Misaligned switch cause fatal train crash in Cayce

Robert Sumwalt- NTSB photo

National Transportation Safety Board Chairman Robert Sumwalt was in Cayce Sunday to begin the federal investigation into the train crash that resulted in the death of two Amtrak employees in the earlier hours of that day.

Sumwalt, at a Sunday press conference, said a train track switch was in the wrong position and that allowed for the path of an Amtrak train to be diverted into a stationary CSX freight train. The collision also resulted in the injury of 116 others.
Sumwalt said the switch was supposed to allow the Amtrak train to continue traveling on the main track it was on. Instead, the train was channeled to a side track where the empty CSX train, with two engines and 134 cars, was parked. The Amtrak train had an engine and seven passenger cars.

“For whatever reason, the switch was lined and locked, aligned for the train to be diverted into the” side track,” Sumwalt said. “Key to this investigation is learning why it was lined that way.” He described the damage to the train cars impacted as “catastrophic.”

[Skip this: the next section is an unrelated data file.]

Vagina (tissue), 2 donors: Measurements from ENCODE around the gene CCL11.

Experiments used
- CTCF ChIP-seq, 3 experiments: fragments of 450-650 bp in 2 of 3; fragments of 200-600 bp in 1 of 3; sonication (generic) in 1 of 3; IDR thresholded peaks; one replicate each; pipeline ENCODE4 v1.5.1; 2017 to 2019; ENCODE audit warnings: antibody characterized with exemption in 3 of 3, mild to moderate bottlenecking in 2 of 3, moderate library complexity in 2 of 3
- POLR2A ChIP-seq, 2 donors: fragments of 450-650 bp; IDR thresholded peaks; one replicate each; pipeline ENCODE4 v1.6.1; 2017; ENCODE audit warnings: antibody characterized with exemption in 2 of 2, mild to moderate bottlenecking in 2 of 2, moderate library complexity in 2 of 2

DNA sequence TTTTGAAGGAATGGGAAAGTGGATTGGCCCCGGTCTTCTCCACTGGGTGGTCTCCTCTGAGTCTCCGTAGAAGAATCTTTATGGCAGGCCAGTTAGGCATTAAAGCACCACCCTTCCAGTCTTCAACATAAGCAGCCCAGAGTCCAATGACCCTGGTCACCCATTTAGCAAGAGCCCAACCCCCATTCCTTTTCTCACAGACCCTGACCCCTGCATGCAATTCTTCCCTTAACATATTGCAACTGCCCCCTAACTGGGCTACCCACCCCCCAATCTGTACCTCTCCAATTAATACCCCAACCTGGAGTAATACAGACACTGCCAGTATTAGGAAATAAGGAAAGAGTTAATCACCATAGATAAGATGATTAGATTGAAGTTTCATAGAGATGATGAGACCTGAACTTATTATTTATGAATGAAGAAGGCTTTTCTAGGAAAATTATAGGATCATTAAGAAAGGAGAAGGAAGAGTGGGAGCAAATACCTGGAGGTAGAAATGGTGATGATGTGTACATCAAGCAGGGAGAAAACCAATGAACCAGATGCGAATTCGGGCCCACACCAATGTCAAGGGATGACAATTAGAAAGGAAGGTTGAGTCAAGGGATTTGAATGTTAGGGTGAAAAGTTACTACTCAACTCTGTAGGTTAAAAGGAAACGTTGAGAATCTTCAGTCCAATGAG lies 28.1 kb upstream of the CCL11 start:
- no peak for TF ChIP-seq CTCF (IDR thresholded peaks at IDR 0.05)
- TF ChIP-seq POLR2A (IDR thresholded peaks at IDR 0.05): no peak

Sumwalt said the team of NTSB investigators will look at video from a train (dashboard-type) camera and get the black boxes (event data recorders) of both trains to use in the investigation. He said the goal is to determine the cause of the accident in an effort to prevent future accidents.

The investigation team arrived around 10:30 a.m. Sunday, and will be on the site five-to-seven days, said Sumwalt. A rail expert is expected to join the team Monday. Sumwalt said the first part of the mission is to preserve all perishable evidence.

The team will examine employee records, company procedures, mechanical condition of the train, and cell phone records. Medical conditions of crew members, work-rest records and drug and alcohol testing will also be conducted.

Sumwalt said the team will also look at the track’s signal system. He said investigators will look to see if signals were undergoing maintenance at the time of the crash.
The NTSB also has staff to assist the families of the crash victims.

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